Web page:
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Newsletter Video, August 2022

August Monthly Resources

Below you’ll find some information about swelling and some thoughts on how to better manage it.

Disclaimer: Before you try these or any other exercises, consult with your physical therapist or physician first.

Some Thoughts on How to Handle Edema

Swelling in the body can happen for many reasons. Summer heat can cause your arms or legs to swell if you’ve been sitting or standing for a while. Body parts can also swell from overuse or an injury. But sometimes, swelling is a sign of an underlying medical condition.

When your body fluids build up in one place, it can lead to swelling. This is called edema. You can get edema anywhere in your body – your feet, legs, ankles, hands, or even face. It can appear in one place or in many body parts at the same time.

Treatment for edema depends on the cause. If the swelling is caused by a drug, inform your doctor and see if switching to a different type of medication may help.

If you experience sudden swelling in one or more limbs, or minor swelling that’s getting worse over time, see a health care provider right away. Early treatment for many types of swelling can reduce symptoms in the long term, Singhal explains.

5 Tips for Living with Edema

  1. Wear loose clothing and shoes that aren’t too tight. The exception is when your doctor recommends compression garments. These are meant to be tight.
  2. Prop up swollen legs. Raise your feet up when sitting or lying down if you have edema in your legs. Keep them above the level of your heart if you can.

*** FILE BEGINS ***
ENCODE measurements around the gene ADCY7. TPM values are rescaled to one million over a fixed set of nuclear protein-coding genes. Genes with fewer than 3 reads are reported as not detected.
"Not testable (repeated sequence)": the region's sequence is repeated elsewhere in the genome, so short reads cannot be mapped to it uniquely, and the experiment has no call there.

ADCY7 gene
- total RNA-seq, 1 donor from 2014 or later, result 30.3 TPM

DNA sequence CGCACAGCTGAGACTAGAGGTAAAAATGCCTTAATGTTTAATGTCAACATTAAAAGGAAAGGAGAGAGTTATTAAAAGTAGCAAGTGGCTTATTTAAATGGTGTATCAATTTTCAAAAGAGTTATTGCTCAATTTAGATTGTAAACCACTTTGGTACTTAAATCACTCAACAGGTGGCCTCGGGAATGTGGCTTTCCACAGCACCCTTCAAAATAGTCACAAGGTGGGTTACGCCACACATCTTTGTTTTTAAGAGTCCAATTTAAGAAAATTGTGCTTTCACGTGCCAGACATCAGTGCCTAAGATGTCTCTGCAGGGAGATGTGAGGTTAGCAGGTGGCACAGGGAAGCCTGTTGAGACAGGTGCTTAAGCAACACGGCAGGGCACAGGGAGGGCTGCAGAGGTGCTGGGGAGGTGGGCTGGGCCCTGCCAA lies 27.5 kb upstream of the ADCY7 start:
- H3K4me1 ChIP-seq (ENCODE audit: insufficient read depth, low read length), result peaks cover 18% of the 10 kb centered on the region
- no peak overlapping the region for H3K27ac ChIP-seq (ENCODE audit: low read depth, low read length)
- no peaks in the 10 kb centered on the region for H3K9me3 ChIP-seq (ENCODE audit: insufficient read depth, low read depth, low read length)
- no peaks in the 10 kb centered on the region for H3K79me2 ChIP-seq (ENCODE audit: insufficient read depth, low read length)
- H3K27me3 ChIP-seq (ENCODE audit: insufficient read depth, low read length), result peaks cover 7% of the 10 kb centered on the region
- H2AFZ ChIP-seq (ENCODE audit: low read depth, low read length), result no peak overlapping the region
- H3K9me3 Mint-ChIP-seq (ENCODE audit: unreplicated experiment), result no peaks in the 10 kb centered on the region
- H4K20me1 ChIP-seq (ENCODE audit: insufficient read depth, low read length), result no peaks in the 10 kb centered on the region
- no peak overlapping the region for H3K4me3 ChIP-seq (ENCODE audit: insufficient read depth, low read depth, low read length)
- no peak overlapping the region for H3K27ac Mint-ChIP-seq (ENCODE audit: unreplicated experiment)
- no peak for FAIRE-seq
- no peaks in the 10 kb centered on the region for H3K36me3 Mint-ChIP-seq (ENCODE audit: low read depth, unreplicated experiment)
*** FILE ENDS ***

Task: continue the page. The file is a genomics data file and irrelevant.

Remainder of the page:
3. Exercise gently. Moving the part of your body with swelling can help with symptoms. Ask your physical therapist for safe exercises to do.
  4. Limit salt in your diet. The sodium in salt can cause the body to retain fluid. Check food labels for sodium content.
  5. Take medications as prescribed. If your doctor prescribes medication for edema, take it exactly as instructed.
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The information in this video is intended for informational and educational purposes only and in no way should be taken to be the provision or practice of physical therapy, medical, or professional healthcare advice or services. The information should not be considered complete or exhaustive and should not be used for diagnostic or treatment purposes without first consulting with your physical therapist, occupational therapist, physician or other healthcare provider. The owners of this website accept no responsibility for the misuse of information contained within this website.

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